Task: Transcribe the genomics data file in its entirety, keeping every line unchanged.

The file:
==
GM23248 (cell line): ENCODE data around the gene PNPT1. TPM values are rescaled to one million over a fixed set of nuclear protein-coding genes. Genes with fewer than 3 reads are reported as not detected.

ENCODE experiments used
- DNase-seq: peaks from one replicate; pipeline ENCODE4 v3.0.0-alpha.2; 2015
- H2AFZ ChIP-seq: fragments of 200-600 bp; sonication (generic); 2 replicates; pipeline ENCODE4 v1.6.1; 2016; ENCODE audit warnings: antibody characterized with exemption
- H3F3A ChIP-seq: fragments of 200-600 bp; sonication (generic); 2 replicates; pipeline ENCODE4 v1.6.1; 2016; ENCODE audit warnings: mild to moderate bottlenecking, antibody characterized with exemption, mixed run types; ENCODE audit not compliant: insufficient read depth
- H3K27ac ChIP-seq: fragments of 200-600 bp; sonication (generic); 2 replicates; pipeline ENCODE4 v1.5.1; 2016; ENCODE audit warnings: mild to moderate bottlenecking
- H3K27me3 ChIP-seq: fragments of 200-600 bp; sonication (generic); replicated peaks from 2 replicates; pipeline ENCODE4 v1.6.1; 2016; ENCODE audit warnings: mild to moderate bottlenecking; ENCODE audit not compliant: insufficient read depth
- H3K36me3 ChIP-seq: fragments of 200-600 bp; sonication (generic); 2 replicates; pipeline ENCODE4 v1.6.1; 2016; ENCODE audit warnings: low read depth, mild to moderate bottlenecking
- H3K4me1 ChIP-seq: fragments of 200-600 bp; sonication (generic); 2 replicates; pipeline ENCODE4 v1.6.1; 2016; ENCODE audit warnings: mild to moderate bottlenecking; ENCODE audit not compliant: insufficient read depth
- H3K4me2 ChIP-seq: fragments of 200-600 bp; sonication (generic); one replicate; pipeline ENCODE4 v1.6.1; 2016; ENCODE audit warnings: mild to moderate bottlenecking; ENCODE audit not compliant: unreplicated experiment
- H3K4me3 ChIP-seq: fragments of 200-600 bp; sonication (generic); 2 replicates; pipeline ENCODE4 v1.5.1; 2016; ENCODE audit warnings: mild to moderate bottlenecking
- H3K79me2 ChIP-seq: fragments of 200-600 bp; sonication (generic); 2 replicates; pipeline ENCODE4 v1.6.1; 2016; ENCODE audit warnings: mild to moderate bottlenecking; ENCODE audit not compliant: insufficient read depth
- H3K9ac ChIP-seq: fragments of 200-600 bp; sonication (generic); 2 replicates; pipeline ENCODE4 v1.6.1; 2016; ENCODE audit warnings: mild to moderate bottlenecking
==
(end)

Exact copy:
GM23248 (cell line): ENCODE data around the gene PNPT1. TPM values are rescaled to one million over a fixed set of nuclear protein-coding genes. Genes with fewer than 3 reads are reported as not detected.

ENCODE experiments used
- DNase-seq: peaks from one replicate; pipeline ENCODE4 v3.0.0-alpha.2; 2015
- H2AFZ ChIP-seq: fragments of 200-600 bp; sonication (generic); 2 replicates; pipeline ENCODE4 v1.6.1; 2016; ENCODE audit warnings: antibody characterized with exemption
- H3F3A ChIP-seq: fragments of 200-600 bp; sonication (generic); 2 replicates; pipeline ENCODE4 v1.6.1; 2016; ENCODE audit warnings: mild to moderate bottlenecking, antibody characterized with exemption, mixed run types; ENCODE audit not compliant: insufficient read depth
- H3K27ac ChIP-seq: fragments of 200-600 bp; sonication (generic); 2 replicates; pipeline ENCODE4 v1.5.1; 2016; ENCODE audit warnings: mild to moderate bottlenecking
- H3K27me3 ChIP-seq: fragments of 200-600 bp; sonication (generic); replicated peaks from 2 replicates; pipeline ENCODE4 v1.6.1; 2016; ENCODE audit warnings: mild to moderate bottlenecking; ENCODE audit not compliant: insufficient read depth
- H3K36me3 ChIP-seq: fragments of 200-600 bp; sonication (generic); 2 replicates; pipeline ENCODE4 v1.6.1; 2016; ENCODE audit warnings: low read depth, mild to moderate bottlenecking
- H3K4me1 ChIP-seq: fragments of 200-600 bp; sonication (generic); 2 replicates; pipeline ENCODE4 v1.6.1; 2016; ENCODE audit warnings: mild to moderate bottlenecking; ENCODE audit not compliant: insufficient read depth
- H3K4me2 ChIP-seq: fragments of 200-600 bp; sonication (generic); one replicate; pipeline ENCODE4 v1.6.1; 2016; ENCODE audit warnings: mild to moderate bottlenecking; ENCODE audit not compliant: unreplicated experiment
- H3K4me3 ChIP-seq: fragments of 200-600 bp; sonication (generic); 2 replicates; pipeline ENCODE4 v1.5.1; 2016; ENCODE audit warnings: mild to moderate bottlenecking
- H3K79me2 ChIP-seq: fragments of 200-600 bp; sonication (generic); 2 replicates; pipeline ENCODE4 v1.6.1; 2016; ENCODE audit warnings: mild to moderate bottlenecking; ENCODE audit not compliant: insufficient read depth
- H3K9ac ChIP-seq: fragments of 200-600 bp; sonication (generic); 2 replicates; pipeline ENCODE4 v1.6.1; 2016; ENCODE audit warnings: mild to moderate bottlenecking